The filing will allow Muhtorov's lawyers to file a motion to suppress … Read more

Silk Road drug busts multiply, eight new people arrested

Authorities are not stopping with the takedown of Silk Road's alleged owner; they've also started going after supposed drug dealers who used the online black market Web site.

Since alleged owner Ross Ulbricht's indictment last week, eight people in three different countries have been arrested in association with Silk Road. Authorities claim all these people were dealing drugs on the site.

In the US, two people were arrested in Bellevue, Wash., for allegedly dealing cocaine, heroin, and methamphetamine to hundreds of buyers, according to journalist Brian Krebs. Steven Lloyd Sadler, 40, was allegedly a top seller on … Read more

FBI seizes online drug marketplace Silk Road, outs owner in indictment

After years of surveying the site and even purchasing a number of illegal substances itself, the FBI has finally succeeded in closing the Silk Road, the online drug marketplace by which anonymous users employing the secure Tor browser could purchase and sell drugs with Bitcoin. The site is now replaced with an FBI seizure notice.

Ross Ulbricht, 29, alleged owner and operator of the Silk Road under the infamous online handle "Dread Pirate Roberts," has been indicted in the Southern District of New York after being reportedly arrested in San Francisco. He faces charges of computer hacking conspiracy, … Read more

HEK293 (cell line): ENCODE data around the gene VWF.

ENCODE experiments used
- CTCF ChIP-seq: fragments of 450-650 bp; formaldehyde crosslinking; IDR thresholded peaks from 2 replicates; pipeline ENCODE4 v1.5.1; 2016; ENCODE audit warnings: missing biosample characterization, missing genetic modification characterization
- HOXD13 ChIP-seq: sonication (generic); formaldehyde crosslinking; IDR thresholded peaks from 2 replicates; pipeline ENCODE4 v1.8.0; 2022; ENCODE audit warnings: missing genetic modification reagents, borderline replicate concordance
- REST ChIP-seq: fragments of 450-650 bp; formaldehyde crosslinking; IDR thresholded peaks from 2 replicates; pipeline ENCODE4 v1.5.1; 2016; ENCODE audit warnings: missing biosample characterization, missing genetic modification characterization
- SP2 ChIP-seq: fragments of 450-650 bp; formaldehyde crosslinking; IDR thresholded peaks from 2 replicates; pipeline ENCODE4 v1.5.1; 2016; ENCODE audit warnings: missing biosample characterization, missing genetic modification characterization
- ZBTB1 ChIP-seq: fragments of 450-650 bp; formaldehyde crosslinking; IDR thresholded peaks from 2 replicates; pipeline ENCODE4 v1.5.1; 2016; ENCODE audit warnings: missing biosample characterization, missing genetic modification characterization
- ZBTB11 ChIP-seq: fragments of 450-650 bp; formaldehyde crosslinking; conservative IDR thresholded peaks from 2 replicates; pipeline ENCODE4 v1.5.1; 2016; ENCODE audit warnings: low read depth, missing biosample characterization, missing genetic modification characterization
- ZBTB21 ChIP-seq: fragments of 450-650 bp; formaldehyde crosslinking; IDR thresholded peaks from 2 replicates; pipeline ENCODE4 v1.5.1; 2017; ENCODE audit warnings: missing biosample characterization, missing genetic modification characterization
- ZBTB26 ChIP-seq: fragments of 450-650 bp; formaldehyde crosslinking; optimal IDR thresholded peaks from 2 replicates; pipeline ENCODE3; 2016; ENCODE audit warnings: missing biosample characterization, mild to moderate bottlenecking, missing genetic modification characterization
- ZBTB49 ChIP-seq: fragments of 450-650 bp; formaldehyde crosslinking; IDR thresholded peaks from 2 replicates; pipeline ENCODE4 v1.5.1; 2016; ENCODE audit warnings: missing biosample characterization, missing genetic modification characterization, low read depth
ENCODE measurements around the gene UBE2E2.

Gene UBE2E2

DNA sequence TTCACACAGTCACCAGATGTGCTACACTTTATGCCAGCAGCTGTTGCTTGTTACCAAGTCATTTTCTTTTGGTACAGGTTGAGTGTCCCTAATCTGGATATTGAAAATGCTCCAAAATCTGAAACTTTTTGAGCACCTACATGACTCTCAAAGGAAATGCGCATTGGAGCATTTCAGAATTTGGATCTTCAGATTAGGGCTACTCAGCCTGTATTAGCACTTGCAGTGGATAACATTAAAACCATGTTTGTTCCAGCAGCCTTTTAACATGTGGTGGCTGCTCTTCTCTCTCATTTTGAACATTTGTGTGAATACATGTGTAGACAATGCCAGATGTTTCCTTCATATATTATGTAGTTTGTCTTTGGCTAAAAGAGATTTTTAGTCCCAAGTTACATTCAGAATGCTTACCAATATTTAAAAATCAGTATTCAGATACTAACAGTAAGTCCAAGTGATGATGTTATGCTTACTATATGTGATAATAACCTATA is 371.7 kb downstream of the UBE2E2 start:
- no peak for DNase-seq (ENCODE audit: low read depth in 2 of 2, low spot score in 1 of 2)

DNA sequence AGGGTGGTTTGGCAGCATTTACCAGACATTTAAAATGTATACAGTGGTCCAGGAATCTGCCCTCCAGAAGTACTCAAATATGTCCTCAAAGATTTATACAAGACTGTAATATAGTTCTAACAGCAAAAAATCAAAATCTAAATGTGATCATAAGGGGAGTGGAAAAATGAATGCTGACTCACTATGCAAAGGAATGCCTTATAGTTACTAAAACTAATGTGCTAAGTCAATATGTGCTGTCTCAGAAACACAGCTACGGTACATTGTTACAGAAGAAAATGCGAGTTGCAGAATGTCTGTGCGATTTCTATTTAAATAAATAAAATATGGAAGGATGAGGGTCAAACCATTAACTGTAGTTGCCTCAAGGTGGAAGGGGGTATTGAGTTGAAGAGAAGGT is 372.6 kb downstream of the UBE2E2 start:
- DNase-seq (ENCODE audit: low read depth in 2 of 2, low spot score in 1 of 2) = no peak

Android security holes worry FBI, DHS

The FBI and the Department of Homeland Security are increasingly aware of the threats that law enforcement officers and officials face at a federal, state, and local level by using older versions of the Android mobile operating system, according to a document obtained by Public Intelligence, a group focused on releasing government information to the masses.

According to the document (PDF) -- marked as unclassified but "for official use only," and designed for police, fire, emergency medical services, and security personnel -- upwards of 44 percent of Android users worldwide are still using Android versions 2.3.3 … Read more